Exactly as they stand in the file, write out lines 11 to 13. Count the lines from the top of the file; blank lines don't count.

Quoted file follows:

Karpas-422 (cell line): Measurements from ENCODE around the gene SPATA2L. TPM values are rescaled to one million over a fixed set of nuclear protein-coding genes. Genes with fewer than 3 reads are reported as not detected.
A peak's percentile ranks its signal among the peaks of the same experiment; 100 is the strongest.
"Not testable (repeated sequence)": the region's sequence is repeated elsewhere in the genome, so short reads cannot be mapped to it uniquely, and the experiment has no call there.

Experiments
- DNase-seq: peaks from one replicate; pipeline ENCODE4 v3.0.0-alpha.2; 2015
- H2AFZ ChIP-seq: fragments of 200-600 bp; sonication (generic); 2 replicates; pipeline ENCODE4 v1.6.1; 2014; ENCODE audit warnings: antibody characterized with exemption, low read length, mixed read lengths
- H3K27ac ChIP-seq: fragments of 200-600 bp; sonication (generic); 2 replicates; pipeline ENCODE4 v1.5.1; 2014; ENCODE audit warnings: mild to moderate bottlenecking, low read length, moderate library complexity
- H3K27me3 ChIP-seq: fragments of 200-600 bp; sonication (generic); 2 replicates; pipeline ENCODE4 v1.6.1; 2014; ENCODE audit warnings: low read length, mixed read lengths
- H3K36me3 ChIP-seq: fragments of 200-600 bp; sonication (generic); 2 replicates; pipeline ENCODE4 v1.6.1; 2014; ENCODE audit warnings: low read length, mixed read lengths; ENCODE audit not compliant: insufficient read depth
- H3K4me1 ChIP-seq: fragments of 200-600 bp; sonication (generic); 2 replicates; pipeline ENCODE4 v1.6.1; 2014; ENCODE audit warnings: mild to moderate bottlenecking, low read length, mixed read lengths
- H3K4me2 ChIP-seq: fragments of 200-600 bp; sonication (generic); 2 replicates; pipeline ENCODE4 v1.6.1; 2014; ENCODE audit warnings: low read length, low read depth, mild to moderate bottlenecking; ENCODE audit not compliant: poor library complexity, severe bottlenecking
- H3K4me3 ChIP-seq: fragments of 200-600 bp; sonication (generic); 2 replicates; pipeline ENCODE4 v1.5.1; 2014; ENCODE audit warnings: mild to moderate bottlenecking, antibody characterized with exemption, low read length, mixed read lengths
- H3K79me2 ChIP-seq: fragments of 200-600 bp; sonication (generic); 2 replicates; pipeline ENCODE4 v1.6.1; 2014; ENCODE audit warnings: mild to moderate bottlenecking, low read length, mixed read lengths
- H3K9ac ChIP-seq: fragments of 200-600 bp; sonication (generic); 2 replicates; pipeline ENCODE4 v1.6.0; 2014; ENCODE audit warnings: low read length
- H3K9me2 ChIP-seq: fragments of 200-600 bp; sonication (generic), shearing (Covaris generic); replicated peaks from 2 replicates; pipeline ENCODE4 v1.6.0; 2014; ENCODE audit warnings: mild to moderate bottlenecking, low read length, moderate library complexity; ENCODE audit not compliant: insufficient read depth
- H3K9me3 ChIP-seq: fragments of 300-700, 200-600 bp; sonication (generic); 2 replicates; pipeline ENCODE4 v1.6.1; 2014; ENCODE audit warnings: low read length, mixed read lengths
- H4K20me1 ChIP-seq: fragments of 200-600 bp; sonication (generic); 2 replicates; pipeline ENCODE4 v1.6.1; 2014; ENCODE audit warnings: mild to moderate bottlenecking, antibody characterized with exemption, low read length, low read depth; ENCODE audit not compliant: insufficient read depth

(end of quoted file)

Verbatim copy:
- H3K4me2 ChIP-seq: fragments of 200-600 bp; sonication (generic); 2 replicates; pipeline ENCODE4 v1.6.1; 2014; ENCODE audit warnings: low read length, low read depth, mild to moderate bottlenecking; ENCODE audit not compliant: poor library complexity, severe bottlenecking
- H3K4me3 ChIP-seq: fragments of 200-600 bp; sonication (generic); 2 replicates; pipeline ENCODE4 v1.5.1; 2014; ENCODE audit warnings: mild to moderate bottlenecking, antibody characterized with exemption, low read length, mixed read lengths
- H3K79me2 ChIP-seq: fragments of 200-600 bp; sonication (generic); 2 replicates; pipeline ENCODE4 v1.6.1; 2014; ENCODE audit warnings: mild to moderate bottlenecking, low read length, mixed read lengths